Supposing it to survive and to breed, and that half its young inherited the favourable variation; still, as the reviewer goes on to show, the young would have only a slightly better chance of surviving and breeding; and this chance would go on decreasing in the succeeding generations.

The justice of these remarks cannot, I think, be disputed.

If, for instance, a bird of some kind could procure its food more easily by having its beak curved, and if one were born with its beak strongly curved, and which consequently flourished, nevertheless there would be a very poor chance of this one individual perpetuating its kind to the exclusion of the common form; but there can hardly be a doubt, judging by what we see taking place under domestication, that this result would follow from the preservation during many generations of a large number of individuals with more or less strongly curved beaks, and from the destruction of a still larger number with the straightest beaks.

beak
beak
04 - Natural Selection 04-07 - Illustrations of the Action of Natural Selection: 40 It should not, however, be overlooked that certain rather strongly marked variations, which no one would rank as mere individual differences, frequently recur owing to a similar organisation being similarly acted on- of which fact numerous instances could be given with our domestic productions.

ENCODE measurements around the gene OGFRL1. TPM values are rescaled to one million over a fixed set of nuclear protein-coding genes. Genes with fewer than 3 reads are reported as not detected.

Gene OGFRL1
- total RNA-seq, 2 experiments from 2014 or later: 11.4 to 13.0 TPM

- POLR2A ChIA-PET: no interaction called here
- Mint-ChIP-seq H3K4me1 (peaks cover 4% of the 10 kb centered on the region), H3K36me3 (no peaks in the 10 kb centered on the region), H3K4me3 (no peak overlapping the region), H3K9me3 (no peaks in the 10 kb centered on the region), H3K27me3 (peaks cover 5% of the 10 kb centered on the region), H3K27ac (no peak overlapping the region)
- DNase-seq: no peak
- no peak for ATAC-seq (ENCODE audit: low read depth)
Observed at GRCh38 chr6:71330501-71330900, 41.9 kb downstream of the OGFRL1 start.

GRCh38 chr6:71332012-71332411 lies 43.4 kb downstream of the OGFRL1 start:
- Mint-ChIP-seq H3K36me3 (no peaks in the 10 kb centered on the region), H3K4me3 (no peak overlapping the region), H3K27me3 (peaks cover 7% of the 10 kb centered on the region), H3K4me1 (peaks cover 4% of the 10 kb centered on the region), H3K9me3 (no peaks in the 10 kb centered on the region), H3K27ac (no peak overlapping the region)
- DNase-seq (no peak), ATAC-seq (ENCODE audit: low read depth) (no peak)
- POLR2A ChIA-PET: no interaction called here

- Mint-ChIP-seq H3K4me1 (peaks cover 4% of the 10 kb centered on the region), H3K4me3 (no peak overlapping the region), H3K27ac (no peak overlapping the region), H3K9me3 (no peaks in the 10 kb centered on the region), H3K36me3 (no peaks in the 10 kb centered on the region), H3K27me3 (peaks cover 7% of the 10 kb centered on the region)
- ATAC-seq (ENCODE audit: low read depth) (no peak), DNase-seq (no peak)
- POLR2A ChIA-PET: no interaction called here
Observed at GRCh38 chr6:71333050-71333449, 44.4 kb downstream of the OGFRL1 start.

In such cases, if the varying individual did not actually transmit to its offspring its newly-acquired character, it would undoubtedly transmit to them, as long as the existing conditions remained the same, a still stronger tendency to vary in the same manner.

There can also be little doubt that the tendency to vary in the same manner has often been so strong that all the individuals of the same species have been similarly modified without the aid of any form of selection.

Or only a third, fifth, or tenth part of the individuals may have been thus affected, of which fact several instances could be given.

Thus Graba estimates that about one-fifth of the guillemots in the Faroe Islands consist of a variety so well marked, that it was formerly ranked as a distinct species under the name of Uria lacrymans.

guillemot
guillemot

Faroe Islands
Faroe Islands


In cases of this kind, if the variation were of a beneficial nature, the original form would soon be supplanted by the modified form, through the survival of the fittest.

To the effects of intercrossing in eliminating variations of all kinds, I shall have to recur; but it may be here remarked that most animals and plants keep to their proper homes, and do not needlessly wander about; we see this even with migratory birds, which almost always return to the same spot.

Consequently each newly-formed variety would generally be at first local, as seems to be the common rule with varieties in a state of nature; so that similarly modified individuals would soon exist in a small body together, and would often breed together.

If the new variety were successful in its battle for life, it would slowly spread from a central district, competing with and conquering the unchanged individuals on the margins of an ever-increasing circle.